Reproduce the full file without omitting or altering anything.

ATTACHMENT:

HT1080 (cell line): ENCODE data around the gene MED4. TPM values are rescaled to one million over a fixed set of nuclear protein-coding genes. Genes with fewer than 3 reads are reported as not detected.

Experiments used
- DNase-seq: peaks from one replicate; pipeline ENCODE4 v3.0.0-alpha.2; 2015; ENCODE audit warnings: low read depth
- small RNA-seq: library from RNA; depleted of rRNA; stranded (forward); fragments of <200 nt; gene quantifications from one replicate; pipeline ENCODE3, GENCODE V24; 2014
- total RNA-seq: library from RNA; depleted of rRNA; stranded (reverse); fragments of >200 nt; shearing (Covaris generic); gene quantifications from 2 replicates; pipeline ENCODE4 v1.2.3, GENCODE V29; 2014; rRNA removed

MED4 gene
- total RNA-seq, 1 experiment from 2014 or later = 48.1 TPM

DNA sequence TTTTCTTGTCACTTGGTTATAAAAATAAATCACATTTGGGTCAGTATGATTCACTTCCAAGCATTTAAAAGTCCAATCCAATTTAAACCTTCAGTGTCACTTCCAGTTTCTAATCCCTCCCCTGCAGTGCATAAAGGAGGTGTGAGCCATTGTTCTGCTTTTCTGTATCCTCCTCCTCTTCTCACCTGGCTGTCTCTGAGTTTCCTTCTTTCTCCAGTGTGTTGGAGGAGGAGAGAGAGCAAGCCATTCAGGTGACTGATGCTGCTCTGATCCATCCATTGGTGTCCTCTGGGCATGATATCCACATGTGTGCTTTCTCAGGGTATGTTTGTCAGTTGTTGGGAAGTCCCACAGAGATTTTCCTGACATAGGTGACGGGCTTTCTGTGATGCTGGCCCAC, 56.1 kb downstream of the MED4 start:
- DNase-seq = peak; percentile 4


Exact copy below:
HT1080 (cell line): ENCODE data around the gene MED4. TPM values are rescaled to one million over a fixed set of nuclear protein-coding genes. Genes with fewer than 3 reads are reported as not detected.

Experiments used
- DNase-seq: peaks from one replicate; pipeline ENCODE4 v3.0.0-alpha.2; 2015; ENCODE audit warnings: low read depth
- small RNA-seq: library from RNA; depleted of rRNA; stranded (forward); fragments of <200 nt; gene quantifications from one replicate; pipeline ENCODE3, GENCODE V24; 2014
- total RNA-seq: library from RNA; depleted of rRNA; stranded (reverse); fragments of >200 nt; shearing (Covaris generic); gene quantifications from 2 replicates; pipeline ENCODE4 v1.2.3, GENCODE V29; 2014; rRNA removed

MED4 gene
- total RNA-seq, 1 experiment from 2014 or later = 48.1 TPM

DNA sequence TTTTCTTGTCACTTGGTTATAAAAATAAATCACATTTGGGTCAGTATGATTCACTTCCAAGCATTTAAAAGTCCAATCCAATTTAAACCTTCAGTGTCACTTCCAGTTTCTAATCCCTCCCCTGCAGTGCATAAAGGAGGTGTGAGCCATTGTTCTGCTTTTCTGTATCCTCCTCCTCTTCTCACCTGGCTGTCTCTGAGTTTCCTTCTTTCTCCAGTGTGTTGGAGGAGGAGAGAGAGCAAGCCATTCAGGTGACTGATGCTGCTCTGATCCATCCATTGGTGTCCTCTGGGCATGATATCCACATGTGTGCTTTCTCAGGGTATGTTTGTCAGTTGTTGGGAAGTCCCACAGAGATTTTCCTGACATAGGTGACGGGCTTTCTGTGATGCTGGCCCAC, 56.1 kb downstream of the MED4 start:
- DNase-seq = peak; percentile 4